Charles Read (naval officer)
|Charles William Read|
|Nickname(s)||"Savvy" or "Savez"|
|Born||May 12, 1840
|Died||January 25, 1890 (aged 49)
|Place of burial||Meridian, Mississippi|
|Allegiance|| United States of America
Confederate States of America
|| United States Navy
Confederate States Navy
|Years of service||1860–1861 (USN)
|Commands held||CSS McRae
Charles William Read (May 12, 1840 – January 25, 1890), nicknamed "Savvy", was an officer in the antebellum United States Navy and then in the Confederate Navy during the American Civil War. He was nicknamed the "Seawolf of the Confederacy" for his exploits and daring.
Early life and career
At the outbreak of the American Civil War Read resigned his commission with the United States Navy and accepted a position with the Confederate States Navy. Read was initially assigned to the CSS McRae at New Orleans, Louisiana as a midshipman and participated in the battle between batteries on Ship Island and the USS Massachusetts on July 9, 1861. On October 12, 1861, he participated in the attack on the Union blockading squadron at Head of the Passes on the Mississippi River. When the commander of the CSS McRae was wounded on April 24, 1862, Read took command of the ship.
Read then served as executive officer of the CSS Arkansas during its actions against a blockading fleet of over 30 ships on the Mississippi River near Vicksburg, Mississippi on 13 July 1862. Read served as acting commander of the Arkansas during her final battle supporting the Confederate Army assaulting Baton Rouge, Louisiana on 6 August 1862. After the sinking of the Arkansas, Read travelled by foot to Port Hudson, Louisiana and assisted with the emplacement of shore guns there.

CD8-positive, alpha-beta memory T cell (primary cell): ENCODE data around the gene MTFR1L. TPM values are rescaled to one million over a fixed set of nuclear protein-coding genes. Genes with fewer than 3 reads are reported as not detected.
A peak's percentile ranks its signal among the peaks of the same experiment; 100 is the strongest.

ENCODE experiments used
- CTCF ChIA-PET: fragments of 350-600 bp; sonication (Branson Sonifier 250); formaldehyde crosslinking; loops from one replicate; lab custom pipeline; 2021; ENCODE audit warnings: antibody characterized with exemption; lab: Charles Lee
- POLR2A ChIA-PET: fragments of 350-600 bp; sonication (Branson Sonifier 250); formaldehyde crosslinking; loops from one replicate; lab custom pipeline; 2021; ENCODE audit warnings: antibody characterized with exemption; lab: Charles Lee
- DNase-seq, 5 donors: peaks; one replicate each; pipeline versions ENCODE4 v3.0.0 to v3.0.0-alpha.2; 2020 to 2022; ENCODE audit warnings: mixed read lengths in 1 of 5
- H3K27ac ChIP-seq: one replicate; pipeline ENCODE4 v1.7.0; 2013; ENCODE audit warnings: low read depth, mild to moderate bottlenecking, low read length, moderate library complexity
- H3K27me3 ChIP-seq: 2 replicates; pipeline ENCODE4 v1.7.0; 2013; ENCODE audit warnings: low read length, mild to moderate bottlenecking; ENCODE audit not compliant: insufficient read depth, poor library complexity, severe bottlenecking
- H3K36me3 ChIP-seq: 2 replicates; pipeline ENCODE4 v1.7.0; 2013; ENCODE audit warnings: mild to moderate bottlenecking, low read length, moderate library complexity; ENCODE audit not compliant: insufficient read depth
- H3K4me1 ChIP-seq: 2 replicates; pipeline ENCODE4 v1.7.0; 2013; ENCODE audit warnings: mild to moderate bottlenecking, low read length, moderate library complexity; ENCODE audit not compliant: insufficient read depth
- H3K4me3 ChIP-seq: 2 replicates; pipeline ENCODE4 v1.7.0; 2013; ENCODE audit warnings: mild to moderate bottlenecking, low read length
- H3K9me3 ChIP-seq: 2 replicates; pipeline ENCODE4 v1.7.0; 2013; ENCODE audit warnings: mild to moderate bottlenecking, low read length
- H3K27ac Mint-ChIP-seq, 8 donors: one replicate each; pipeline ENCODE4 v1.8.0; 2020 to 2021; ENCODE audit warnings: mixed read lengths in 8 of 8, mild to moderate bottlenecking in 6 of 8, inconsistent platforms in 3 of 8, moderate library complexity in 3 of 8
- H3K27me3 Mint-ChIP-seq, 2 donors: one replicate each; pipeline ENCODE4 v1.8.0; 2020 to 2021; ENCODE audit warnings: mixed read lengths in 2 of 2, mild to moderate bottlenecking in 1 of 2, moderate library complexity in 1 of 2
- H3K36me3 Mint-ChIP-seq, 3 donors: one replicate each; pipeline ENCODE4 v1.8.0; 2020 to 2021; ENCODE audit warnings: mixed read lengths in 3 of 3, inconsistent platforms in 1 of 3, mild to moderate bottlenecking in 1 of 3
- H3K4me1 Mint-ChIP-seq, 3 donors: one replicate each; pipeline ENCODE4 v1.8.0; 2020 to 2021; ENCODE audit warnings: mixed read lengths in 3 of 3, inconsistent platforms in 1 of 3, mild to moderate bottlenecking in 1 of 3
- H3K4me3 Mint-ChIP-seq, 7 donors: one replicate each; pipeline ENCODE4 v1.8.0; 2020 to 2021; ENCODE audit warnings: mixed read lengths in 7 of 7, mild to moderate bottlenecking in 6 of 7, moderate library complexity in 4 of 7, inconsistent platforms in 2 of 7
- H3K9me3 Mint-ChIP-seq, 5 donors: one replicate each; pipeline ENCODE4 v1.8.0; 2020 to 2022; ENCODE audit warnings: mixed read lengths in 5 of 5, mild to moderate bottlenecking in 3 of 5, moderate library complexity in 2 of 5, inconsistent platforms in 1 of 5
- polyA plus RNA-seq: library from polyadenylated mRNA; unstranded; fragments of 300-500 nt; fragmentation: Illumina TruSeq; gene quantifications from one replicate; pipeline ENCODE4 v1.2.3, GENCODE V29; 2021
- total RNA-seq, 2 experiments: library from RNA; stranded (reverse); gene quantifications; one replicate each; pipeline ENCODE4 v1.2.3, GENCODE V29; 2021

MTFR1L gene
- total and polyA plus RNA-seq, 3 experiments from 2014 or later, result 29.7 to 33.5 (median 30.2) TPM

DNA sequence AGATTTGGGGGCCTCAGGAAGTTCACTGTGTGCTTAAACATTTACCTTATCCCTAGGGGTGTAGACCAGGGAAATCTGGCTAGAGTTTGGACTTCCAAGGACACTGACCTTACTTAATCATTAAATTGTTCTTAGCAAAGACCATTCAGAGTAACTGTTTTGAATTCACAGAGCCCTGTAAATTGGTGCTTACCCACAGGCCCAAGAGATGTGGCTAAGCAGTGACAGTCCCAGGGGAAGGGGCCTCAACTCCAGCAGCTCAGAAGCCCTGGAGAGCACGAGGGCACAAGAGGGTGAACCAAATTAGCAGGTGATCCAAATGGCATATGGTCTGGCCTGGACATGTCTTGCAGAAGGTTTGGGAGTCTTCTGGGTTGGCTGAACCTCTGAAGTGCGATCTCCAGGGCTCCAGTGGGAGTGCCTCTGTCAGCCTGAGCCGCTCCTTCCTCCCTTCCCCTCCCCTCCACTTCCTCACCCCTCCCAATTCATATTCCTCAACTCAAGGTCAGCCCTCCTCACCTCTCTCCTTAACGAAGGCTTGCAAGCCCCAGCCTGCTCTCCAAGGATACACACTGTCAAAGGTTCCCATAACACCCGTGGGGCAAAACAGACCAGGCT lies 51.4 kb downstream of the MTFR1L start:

Read was soon ordered to Mobile, Alabama and was assigned to the CSS Florida which set sail on 15 January 1863. He transferred to the CSS Clarence, a captured prize of the Florida, and set out on his own. During this raiding mission, which lasted from 6 June 1863 to 27 June 1863, Read transferred his command to prize vessels twice more, once to the CSS Tacony and finally to the CSS Archer.
At the end of the raid, Lieutenant Read had captured or destroyed twenty-two United States vessels. He and his crew were captured off Portland, Maine on June 27, 1863, while attempting to take the USRC Caleb Cushing. Read was held at Fort Warren, Massachusetts, until he was exchanged at Cox Wharf, Virginia, on October 18, 1864.
After his release, Read participated in naval and land operations on the James River, he commanded the CSS Scorpion and two other torpedo boats at the Battle of Trent's Reach. In January 1865, he was assigned to the CSS Webb at Shreveport, Louisiana with the intention that she become a raider in the Pacific Ocean. Read did not reach the Webb until 22 April 1865. Read attempted to break out to the Gulf of Mexico but grounded in shallow waters near New Orleans on April 23, 1865. Read fired the ship to prevent its capture by Federal forces. Read surrendered to Federal naval authorities in New Orleans and was transported again to Fort Warren. He was released on July 24, 1865.
After the war
In 1867, Read was second officer aboard a ship involved in an effort to help Cuban rebels overthrow the Spanish government of the island. Read and others were arrested by the US government but were quickly released.
Read earned his nickname "Savvy" or "Savez" due to his constant use of the term.
Charles Read died at Meridian, Mississippi, where he is buried.
- Shaw, David W. (2004). Sea Wolf of the Confederacy: The Daring Civil War Raids of Naval Lt. Charles W. Read. Free Press.
- Register of Officers of the Confederate States Navy. Office of Naval Records and Library United States Navy Department. Mattituck, NY: J.M. Carroll & Company. 1983. ISBN 0-8488-0011-7.
- Campbell, R. Thomas, Sea Hawk of the Confederacy: Lt. Charles W. Read and the Confederate Navy, ISBN 1-57249-178-7
- Jones, Robert A., Confederate Corsair: The Life of Lt. Charles W. "Savez" Read, ISBN 0-8117-1532-9
- Shaw, David W., Sea Wolf of the Confederacy: The Daring Civil War Raids of Naval Lt. Charles W. Read